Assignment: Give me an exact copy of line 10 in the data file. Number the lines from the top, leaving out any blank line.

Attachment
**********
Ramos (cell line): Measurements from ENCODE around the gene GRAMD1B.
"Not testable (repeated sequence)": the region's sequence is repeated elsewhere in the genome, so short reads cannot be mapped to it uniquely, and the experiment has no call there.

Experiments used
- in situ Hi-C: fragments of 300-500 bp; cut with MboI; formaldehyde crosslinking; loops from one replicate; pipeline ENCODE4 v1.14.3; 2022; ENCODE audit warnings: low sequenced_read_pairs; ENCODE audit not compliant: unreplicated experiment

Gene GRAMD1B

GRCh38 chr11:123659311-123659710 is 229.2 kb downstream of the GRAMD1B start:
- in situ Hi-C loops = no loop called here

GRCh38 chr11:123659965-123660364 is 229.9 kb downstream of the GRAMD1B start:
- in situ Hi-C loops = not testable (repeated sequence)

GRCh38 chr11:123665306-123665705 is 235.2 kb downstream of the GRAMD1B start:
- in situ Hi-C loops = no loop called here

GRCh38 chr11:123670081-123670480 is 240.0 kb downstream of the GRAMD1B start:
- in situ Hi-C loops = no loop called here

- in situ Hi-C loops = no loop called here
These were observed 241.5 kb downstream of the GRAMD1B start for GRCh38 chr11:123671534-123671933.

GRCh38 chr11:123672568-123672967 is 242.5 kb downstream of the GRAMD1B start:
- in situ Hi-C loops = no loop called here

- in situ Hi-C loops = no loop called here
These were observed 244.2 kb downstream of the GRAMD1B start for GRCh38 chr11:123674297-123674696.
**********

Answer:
GRCh38 chr11:123665306-123665705 is 235.2 kb downstream of the GRAMD1B start: